As surprising as it may sound, drinking alcoholic beverages at moderate levels have shown to increase your HDL cholesterol, according to Mayo Clinic. While this may be exciting news to if you already drink moderately, the benefits that come with it aren’t enough to encourage you to begin drinking if you aren’t already.

If you do consume alcohol, do so at moderate levels. If you are a healthy adult, moderate levels are:

  • One drink per day for women, regardless of age
  • One drink per day for men over 65
  • Two drinks per day for men under 65

If you are drinking at more than moderate levels, you are at an increased risk for increased LDL cholesterol. You are also more likely to have high blood pressure, stroke, or heart disease.

Eat More Heart-Healthy Foods

Even though you’ve already made many adjustments to your diet when starting keto, you can make some more small changes to reduce your chances of high cholesterol. Focus on making these dietary changes:

  • Whey protein – If you’re not getting enough dairy in your diet, you can supplement with whey protein. Not only does whey protein lower your overall cholesterol numbers, but it has also shown to have positive effects on your blood pressure. Make sure you’re choosing a low-carb option. I recommend Low Carb Protein by Isopure.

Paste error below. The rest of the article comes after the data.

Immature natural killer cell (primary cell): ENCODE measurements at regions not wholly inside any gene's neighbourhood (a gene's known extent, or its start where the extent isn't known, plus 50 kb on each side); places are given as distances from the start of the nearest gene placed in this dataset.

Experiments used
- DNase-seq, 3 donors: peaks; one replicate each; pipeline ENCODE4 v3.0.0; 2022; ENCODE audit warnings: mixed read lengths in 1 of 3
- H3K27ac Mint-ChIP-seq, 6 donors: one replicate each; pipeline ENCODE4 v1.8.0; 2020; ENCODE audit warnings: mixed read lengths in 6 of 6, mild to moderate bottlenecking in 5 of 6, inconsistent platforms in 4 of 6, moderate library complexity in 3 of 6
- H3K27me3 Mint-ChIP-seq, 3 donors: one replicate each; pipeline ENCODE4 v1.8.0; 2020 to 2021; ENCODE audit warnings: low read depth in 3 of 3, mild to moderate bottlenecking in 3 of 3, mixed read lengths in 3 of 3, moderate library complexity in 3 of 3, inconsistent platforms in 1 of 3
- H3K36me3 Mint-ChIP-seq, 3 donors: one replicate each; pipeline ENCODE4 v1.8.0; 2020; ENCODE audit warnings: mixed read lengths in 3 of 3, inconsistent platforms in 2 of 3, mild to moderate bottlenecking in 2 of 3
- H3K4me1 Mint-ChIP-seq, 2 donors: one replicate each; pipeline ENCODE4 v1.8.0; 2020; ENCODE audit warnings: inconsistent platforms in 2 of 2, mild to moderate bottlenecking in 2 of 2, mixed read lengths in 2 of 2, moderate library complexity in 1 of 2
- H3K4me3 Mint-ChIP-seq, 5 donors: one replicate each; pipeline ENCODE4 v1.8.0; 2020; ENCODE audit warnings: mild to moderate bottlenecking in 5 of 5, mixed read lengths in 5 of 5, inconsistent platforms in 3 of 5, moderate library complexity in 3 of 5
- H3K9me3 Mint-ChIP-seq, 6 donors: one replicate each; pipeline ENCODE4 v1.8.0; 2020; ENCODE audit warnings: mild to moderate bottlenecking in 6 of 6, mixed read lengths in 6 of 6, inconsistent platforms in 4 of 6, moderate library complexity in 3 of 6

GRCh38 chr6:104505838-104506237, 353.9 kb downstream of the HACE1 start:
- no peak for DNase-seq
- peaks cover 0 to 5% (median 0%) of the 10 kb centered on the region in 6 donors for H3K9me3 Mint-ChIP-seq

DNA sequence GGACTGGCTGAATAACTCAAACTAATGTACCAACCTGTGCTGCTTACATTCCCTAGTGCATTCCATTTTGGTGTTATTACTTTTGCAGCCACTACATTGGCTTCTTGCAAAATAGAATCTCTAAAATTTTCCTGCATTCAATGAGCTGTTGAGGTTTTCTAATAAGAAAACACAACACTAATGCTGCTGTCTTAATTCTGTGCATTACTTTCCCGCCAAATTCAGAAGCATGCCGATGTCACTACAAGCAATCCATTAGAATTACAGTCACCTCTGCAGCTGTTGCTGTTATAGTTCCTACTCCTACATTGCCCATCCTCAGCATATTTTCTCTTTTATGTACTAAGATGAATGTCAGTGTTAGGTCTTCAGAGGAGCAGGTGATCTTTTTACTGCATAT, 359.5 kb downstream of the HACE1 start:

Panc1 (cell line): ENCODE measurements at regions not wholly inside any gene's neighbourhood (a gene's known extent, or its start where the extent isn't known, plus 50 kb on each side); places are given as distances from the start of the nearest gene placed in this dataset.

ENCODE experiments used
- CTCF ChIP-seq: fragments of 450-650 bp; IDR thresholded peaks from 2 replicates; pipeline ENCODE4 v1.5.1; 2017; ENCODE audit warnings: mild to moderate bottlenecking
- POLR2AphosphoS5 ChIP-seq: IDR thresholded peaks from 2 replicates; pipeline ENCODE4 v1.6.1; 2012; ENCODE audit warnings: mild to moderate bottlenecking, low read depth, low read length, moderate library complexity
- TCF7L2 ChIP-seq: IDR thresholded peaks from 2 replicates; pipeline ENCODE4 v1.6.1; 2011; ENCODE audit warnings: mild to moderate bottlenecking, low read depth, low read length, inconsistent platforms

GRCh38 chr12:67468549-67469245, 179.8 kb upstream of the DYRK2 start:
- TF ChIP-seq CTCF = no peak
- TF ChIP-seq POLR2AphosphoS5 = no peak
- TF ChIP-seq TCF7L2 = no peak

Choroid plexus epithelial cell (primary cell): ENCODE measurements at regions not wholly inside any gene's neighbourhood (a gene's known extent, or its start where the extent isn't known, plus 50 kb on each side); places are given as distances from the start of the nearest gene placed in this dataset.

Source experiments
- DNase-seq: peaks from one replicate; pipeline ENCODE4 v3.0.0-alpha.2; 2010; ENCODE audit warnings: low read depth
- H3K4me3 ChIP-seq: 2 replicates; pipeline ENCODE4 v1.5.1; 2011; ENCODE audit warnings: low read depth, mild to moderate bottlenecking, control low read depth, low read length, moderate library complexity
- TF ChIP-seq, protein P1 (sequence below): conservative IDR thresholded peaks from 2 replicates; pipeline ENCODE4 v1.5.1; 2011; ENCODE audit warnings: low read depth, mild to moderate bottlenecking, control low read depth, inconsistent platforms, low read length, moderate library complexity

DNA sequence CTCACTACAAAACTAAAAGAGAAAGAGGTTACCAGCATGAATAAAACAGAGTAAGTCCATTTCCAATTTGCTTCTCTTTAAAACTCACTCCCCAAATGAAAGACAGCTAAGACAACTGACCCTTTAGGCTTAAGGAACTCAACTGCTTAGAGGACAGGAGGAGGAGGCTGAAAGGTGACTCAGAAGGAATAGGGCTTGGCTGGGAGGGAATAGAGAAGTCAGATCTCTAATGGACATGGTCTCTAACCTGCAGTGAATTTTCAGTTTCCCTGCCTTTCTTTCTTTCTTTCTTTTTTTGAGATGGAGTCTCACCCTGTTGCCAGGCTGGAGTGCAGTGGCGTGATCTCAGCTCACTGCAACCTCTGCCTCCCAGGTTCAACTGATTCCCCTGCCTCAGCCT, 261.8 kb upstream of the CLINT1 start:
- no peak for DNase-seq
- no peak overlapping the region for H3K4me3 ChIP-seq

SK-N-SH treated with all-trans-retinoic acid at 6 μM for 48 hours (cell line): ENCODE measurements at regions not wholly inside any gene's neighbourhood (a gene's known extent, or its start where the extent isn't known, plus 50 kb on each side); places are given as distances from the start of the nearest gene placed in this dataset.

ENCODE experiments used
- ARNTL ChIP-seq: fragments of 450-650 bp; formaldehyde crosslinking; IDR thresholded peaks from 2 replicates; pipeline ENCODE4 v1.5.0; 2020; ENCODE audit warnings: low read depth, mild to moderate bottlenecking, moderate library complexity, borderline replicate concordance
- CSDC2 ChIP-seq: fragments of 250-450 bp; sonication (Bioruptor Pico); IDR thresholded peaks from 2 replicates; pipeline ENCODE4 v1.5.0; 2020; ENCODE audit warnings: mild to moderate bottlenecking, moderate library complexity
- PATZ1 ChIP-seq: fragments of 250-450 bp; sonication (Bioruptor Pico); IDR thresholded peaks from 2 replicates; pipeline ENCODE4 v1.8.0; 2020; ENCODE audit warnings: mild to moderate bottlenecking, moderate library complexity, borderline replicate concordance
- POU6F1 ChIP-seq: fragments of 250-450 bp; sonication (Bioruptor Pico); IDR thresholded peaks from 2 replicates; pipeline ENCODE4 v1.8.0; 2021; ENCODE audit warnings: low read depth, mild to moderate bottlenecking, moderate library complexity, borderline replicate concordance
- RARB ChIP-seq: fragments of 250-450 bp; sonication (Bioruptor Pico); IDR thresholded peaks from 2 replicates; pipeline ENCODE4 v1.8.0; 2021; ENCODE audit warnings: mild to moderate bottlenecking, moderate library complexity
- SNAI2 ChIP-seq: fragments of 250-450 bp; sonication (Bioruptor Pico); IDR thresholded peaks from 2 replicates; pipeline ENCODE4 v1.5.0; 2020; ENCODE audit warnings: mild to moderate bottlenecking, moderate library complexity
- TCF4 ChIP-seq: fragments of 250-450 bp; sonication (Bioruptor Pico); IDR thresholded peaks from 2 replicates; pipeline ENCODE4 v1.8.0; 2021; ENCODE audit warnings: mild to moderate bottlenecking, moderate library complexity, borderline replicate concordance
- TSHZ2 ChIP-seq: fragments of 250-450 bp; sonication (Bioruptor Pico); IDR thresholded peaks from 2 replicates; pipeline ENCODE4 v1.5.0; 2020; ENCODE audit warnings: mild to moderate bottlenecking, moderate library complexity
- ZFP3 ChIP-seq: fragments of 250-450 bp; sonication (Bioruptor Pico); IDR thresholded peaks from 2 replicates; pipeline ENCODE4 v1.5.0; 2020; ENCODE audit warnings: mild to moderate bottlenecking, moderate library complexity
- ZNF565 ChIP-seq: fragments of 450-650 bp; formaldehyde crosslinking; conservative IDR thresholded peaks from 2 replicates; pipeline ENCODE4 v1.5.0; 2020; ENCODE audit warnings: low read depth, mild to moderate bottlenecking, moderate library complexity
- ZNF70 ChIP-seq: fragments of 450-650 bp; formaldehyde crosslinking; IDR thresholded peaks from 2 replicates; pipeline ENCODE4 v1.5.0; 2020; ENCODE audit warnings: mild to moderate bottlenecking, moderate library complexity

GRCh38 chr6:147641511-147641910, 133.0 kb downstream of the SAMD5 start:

• Cut back on saturated fats – Saturated fats are a big part of keto for many people. After all, they are found in full-fat dairy products and red meat. Since saturated fats have many keto benefits, you don’t want to cut them out completely, but you may want to consider cutting back on them in you’re dealing with high cholesterol. Replace them with healthy monounsaturated and polyunsaturated fats such as:
    • Salmon, tuna, trout, and mackerel
    • Nitrate-free bacon
    • Macadamia nuts
    • Chia seeds
    • Sunflower seeds
    • Olive oil
    • Avocado oil
  • Eat more soluble fiber – Increasing the amount of soluble fiber in your diet can help limit how much cholesterol your bloodstream can absorb. Some of the best soluble fiber sources include:
    • Brussels sprouts
    • Avocado
    • Chia seeds
    • Pecans
    • Almonds
    • Flaxseed
    • Collard greens
    • Cauliflower
    • Coconut
    • Pumpkin seeds